It’s time to replace the windows of your Kansas City home, but you want your windows to enhance its beauty and provide the functionality you’ve been missing for years. Discovering the difference in window styles and features they offer is a crucial next step in your window purchase process. Deciding upon the right windows really depends on your home’s architecture, the purpose or use of the window, and of course, your budget.
STYLES OF WINDOWS TO CONSIDER:
Awning Windows — Hinged from the top and opening outward from the bottom, awning window's construction pushes water away from the window opening. Awning windows are mounted over fixed windows or in garages above eye level to give your property ventilation and privacy. Awning windows are often found on southern home designs.
Bay and Bow Windows — Bay windows typically involve a large window in the center bordered left and right by casement or double-hung windows set at 30- or 45-degree angles. The display can include vented or fixed windows; you can even combine window styles according to your needs for the area. The bow window feature four or more equal-size windows, usually casements that produce a gradual arching insert. Bay and bow windows offer impressive sweeping views, in addition to giving a room the illusion of being larger than it is. Many of our Kansas City area homeowners add a middle window sitting area to their bay or bow windows in order to further enjoy the open feeling that they offer.
Casement Windows — Usually referred to as “crank out windows”, casement windows are questionably the best selling style of windows in the Kansas City area. Included within many home designs, casement windows have a single sash that’s hinged on the left or right and opens by cranking a handle located on the bottom, interior side. Because of its design, casement windows provide excellent ventilation (particularly if your window opening faces the direction of the wind). In relation to the actual look of your home, we recommend casement windows for taller windows, over wider ones. Finally, casement windows open up to 90 degrees, so we do not recommend using them inhigh traffic area, such as porches, decks or similar areas.
Double-Hung Windows — Used within a number of popular home designs, double-hung windows feature two sashes within a single frame. The top and bottom sash bypass each other vertically
when opening from the bottom up or the top down. Double-hung windows are most striking when they are about two-times the height as they are wide and each sash is an equal-sized square.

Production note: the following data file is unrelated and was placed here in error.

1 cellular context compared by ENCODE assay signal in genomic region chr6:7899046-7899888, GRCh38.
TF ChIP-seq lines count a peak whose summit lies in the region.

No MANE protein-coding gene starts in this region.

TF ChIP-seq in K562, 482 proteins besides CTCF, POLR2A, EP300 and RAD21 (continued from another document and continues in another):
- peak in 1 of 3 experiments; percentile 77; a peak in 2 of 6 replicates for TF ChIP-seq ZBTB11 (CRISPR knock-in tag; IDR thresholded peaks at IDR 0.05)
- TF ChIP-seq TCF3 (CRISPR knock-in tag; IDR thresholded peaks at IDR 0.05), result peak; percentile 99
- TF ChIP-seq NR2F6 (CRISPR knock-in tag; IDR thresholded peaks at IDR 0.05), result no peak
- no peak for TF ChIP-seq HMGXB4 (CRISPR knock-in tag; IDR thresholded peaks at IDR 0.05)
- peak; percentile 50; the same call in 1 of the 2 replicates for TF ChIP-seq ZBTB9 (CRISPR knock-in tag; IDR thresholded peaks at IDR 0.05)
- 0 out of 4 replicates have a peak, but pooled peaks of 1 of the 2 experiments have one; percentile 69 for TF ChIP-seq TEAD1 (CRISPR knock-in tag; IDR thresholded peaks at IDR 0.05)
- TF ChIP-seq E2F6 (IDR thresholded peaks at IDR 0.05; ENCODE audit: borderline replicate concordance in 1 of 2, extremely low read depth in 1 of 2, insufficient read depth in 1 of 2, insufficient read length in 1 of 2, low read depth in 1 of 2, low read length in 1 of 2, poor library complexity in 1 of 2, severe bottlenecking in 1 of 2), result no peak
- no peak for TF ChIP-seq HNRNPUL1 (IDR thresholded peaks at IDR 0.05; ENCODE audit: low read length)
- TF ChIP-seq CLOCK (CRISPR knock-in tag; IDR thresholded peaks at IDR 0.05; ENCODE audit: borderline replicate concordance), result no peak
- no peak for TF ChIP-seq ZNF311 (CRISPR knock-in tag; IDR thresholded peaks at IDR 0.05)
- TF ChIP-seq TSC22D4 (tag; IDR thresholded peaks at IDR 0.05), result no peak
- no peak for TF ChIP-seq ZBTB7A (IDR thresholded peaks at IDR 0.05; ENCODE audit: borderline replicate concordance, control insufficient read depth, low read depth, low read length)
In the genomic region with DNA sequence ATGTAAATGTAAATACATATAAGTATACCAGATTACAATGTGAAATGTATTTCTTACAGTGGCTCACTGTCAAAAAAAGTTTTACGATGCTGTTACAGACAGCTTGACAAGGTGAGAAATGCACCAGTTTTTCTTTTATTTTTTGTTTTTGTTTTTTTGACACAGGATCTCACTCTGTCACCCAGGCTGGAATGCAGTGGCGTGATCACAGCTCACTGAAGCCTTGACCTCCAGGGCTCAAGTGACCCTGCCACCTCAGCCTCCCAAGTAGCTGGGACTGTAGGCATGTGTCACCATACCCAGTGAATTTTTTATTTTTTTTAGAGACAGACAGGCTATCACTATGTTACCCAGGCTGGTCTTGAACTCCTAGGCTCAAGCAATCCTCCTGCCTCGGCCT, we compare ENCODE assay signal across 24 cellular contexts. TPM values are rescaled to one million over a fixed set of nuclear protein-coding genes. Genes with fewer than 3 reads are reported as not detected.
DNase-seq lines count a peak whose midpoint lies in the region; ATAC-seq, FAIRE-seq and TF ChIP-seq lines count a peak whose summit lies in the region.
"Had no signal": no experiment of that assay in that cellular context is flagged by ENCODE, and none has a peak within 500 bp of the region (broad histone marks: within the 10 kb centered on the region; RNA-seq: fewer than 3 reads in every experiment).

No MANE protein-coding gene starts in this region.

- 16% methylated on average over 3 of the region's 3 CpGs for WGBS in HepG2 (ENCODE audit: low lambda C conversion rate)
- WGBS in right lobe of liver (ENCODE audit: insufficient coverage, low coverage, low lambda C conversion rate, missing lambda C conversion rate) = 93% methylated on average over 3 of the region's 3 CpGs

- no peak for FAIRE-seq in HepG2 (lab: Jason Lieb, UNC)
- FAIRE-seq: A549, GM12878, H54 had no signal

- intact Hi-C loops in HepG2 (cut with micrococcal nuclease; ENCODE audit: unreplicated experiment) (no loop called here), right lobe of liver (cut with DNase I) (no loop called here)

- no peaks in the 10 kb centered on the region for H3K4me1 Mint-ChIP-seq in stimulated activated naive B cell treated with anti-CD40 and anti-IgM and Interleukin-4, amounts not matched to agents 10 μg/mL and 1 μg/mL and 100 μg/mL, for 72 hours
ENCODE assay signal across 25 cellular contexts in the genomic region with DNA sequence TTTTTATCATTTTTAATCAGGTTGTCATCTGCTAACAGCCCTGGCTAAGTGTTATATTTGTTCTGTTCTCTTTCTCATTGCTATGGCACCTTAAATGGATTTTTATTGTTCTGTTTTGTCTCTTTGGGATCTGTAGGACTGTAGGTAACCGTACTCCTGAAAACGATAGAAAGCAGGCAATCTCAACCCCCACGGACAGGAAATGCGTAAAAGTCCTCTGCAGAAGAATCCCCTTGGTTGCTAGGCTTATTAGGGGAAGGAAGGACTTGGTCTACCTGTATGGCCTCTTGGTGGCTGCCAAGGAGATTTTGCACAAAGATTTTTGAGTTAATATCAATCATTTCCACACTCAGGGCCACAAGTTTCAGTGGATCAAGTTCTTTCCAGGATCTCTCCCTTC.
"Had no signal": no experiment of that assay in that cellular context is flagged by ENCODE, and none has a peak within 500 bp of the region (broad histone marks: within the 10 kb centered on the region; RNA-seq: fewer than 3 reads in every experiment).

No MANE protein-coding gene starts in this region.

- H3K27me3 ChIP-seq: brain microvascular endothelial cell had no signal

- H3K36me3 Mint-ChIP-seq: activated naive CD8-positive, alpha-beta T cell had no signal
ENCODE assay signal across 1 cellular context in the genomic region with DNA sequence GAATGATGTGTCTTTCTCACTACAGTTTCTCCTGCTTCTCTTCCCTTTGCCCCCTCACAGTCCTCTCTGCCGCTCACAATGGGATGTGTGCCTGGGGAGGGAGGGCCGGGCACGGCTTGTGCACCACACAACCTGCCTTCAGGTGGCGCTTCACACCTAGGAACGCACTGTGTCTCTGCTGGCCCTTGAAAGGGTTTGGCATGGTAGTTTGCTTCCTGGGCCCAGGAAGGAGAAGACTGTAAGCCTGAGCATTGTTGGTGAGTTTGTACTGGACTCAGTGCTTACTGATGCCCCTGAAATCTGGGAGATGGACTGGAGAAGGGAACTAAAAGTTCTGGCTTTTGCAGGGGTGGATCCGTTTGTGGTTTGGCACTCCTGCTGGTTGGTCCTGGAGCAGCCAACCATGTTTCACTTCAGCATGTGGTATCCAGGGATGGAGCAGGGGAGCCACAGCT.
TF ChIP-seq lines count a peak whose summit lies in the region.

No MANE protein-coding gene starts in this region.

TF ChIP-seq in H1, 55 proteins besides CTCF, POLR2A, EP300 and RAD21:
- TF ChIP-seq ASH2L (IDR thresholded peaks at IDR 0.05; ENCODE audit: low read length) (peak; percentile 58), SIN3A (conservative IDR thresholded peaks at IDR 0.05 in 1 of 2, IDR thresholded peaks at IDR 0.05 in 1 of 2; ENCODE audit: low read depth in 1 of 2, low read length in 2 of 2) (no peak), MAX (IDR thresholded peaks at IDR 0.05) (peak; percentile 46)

Fixed Windows — Fixed windows are typically used for decorative purposes or combined with other windows. Most popularly shaped in a circle, square, or hexagon, fixed windows never open, as they are intended to bring an architectural enhancement to your Kansas City house.
Single-Hung Windows — Single-hung windows are the same as double hung windows, with one exception: only the bottom sash opens by pushing upward; the top sash cannot open.
Sliding Windows — Often called sliders or gliders, sliding windows open precisely as their name implies; they shift side-to-side horizontally. Sliders are great for those difficult-to-reach areas in your Kansas City home, such as over the kitchen sink. These windows are regularly used in multi-family buildings and apartment complexes.
Skylights — For any Kansas City homeowners that would like the extra natural light that windows bring, yet they do not have the room to permit normal wall-installed windows, might ponder a skylight. Skylights can be opened manually or by remote control (if such functionality is offered), which often brings in more light and heat than windows due to their rooftop positioning.
Transom — Just like fixed windows, transoms are often added to other window styles, and can be either fixed or vented units. Normally placed atop or below the main window or door. Transoms give the illusion of taller windows by allowing more sunlight in and additional airflow if the windows vent. Transom windows are available in multiple shapes, including square, rectangular, half-circle, elliptical and more.
Window Wall — As you might assume, a window wall is literally a wall of windows that don’t open and stretch from floor to ceiling. The windows that make up the wall can be of similar or different sizes/shapes and be used for either exterior or interior walls.
To find the perfect window for your Kansas City area home, please call Pella Windows and Doors to schedule a no obligation appointment.